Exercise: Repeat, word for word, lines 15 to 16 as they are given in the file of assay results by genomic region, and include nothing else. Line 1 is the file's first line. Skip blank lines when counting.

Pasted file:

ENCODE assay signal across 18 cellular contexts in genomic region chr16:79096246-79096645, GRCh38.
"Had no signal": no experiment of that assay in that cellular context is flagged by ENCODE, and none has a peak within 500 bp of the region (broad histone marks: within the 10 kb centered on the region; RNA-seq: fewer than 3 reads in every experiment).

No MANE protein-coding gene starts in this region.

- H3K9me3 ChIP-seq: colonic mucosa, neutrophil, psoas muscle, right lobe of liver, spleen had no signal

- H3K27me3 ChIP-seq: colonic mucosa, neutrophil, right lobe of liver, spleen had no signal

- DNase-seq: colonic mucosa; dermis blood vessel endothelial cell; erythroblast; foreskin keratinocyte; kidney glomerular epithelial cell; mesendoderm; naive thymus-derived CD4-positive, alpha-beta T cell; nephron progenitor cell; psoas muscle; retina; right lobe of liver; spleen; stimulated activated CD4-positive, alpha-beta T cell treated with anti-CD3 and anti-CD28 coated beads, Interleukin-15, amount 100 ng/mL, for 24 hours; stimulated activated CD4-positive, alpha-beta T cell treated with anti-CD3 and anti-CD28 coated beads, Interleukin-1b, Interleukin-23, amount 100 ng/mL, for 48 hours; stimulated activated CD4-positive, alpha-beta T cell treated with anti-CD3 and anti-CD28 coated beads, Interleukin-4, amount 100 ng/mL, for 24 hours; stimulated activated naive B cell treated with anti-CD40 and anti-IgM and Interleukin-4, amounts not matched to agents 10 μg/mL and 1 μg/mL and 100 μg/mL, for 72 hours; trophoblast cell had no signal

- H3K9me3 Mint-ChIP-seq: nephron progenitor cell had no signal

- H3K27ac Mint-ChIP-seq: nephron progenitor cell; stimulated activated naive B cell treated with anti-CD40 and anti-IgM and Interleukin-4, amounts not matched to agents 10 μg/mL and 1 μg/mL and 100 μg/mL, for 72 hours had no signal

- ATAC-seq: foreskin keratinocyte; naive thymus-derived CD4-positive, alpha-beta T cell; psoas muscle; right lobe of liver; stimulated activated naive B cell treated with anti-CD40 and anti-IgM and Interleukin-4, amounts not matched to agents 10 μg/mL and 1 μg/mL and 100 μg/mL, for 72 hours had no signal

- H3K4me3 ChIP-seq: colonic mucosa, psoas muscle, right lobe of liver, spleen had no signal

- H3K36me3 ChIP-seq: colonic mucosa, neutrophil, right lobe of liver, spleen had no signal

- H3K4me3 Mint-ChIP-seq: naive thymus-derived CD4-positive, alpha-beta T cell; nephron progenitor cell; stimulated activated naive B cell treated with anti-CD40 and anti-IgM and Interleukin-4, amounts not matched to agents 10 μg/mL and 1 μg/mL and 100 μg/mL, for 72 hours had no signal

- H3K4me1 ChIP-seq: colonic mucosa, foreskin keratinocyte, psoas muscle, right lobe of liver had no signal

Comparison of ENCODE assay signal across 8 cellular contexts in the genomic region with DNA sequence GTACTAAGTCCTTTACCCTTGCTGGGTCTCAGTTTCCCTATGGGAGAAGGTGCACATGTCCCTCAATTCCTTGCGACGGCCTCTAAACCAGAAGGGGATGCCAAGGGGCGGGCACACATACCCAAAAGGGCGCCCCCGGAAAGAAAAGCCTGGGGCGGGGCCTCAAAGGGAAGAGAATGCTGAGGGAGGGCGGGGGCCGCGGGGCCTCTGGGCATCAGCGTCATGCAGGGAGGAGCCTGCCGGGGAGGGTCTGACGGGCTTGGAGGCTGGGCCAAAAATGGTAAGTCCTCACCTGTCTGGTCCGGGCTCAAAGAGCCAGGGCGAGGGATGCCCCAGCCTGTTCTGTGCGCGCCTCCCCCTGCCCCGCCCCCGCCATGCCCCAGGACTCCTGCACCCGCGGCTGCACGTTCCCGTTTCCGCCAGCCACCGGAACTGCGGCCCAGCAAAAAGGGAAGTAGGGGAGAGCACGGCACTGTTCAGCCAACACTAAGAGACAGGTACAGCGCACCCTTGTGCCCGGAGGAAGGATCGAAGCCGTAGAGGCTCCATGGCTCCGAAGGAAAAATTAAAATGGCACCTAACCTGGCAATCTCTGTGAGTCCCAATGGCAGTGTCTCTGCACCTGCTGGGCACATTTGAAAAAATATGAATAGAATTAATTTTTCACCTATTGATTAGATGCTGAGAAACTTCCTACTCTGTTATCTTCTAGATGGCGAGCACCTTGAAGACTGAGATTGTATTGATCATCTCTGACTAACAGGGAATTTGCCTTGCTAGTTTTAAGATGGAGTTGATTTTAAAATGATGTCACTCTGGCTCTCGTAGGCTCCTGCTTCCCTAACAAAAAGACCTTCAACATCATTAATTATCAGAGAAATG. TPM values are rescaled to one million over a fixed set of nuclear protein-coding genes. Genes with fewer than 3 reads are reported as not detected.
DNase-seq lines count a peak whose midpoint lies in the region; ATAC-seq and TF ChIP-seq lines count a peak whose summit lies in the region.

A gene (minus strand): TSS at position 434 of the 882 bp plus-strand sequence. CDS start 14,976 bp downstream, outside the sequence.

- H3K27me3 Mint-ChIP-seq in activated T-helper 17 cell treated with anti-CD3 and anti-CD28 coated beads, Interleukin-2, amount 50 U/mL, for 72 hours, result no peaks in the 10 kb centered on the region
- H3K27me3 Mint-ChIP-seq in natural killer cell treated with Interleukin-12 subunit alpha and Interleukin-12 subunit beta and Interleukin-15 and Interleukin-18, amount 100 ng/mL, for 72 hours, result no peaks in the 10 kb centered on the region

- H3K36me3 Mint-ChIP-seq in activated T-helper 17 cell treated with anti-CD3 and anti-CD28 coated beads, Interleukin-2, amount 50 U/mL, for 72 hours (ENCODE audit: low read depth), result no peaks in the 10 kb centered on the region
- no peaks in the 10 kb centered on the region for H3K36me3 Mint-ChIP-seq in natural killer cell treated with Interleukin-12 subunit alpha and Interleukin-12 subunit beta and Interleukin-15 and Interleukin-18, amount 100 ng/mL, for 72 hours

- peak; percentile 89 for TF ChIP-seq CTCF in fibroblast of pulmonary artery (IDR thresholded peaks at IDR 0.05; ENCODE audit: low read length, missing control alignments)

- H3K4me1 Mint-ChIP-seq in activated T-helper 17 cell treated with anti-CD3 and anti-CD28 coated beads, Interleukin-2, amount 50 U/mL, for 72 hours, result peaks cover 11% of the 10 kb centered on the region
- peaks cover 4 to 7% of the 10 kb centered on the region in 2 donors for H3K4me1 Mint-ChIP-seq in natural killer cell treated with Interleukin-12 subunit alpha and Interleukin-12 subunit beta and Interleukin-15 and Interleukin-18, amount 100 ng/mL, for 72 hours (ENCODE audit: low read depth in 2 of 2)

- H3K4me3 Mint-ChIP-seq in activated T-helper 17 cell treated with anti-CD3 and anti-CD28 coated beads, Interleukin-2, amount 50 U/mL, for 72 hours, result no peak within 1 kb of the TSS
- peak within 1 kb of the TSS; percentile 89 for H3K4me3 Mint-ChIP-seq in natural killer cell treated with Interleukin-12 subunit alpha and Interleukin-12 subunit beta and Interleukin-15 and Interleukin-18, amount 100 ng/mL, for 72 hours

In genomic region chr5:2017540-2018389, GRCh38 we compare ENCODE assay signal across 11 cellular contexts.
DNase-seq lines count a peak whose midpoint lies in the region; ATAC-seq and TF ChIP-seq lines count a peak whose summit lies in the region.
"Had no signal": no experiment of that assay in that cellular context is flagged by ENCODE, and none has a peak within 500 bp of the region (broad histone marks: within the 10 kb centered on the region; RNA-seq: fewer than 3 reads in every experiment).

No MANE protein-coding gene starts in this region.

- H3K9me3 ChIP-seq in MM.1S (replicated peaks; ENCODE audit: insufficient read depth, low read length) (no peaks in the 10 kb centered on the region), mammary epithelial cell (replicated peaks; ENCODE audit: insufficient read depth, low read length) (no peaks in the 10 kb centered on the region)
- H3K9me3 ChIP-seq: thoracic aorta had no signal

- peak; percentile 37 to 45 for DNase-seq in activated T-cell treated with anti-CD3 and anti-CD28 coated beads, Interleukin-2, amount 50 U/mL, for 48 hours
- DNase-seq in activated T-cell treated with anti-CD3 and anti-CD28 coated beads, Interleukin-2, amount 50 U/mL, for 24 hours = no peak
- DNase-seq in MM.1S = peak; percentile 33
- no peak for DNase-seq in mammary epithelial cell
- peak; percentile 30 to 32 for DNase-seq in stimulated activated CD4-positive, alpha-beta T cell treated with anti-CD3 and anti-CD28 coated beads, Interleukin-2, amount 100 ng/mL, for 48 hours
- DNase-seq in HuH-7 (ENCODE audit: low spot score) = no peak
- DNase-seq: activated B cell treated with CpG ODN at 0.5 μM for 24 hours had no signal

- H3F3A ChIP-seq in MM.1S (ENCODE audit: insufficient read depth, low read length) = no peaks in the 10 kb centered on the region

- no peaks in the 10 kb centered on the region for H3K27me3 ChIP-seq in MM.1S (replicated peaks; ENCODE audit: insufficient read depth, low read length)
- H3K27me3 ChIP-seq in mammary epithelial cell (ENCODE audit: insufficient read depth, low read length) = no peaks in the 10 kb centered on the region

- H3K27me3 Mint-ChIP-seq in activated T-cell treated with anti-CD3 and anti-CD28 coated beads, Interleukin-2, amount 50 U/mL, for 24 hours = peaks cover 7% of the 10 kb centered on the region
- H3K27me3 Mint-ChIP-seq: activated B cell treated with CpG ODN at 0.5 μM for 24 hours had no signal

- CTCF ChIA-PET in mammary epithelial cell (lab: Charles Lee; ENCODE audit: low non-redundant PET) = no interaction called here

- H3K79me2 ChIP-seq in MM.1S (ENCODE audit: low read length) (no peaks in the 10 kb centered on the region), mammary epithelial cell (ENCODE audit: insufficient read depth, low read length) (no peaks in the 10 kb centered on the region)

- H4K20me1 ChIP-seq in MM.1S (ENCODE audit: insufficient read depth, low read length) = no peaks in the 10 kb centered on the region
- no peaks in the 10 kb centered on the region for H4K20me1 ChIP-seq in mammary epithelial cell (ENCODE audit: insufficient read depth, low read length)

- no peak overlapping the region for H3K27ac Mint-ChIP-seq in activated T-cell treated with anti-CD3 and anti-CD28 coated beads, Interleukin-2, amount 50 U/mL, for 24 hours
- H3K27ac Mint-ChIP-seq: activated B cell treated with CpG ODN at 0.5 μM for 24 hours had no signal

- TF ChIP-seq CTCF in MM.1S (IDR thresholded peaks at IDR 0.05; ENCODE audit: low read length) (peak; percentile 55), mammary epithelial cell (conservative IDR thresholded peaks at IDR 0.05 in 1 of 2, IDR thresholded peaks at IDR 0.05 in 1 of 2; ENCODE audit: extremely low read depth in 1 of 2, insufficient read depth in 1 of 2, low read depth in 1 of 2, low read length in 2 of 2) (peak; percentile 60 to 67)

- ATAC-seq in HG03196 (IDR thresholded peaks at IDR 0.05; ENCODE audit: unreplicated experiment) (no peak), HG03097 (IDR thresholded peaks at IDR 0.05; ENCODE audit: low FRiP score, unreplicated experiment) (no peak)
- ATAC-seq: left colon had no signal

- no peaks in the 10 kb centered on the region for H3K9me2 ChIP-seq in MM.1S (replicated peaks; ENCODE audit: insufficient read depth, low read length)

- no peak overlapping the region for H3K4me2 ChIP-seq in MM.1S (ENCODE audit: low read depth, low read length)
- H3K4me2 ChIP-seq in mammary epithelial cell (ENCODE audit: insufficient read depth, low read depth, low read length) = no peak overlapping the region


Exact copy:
DNase-seq lines count a peak whose midpoint lies in the region; ATAC-seq and TF ChIP-seq lines count a peak whose summit lies in the region.

A gene (minus strand): TSS at position 434 of the 882 bp plus-strand sequence. CDS start 14,976 bp downstream, outside the sequence.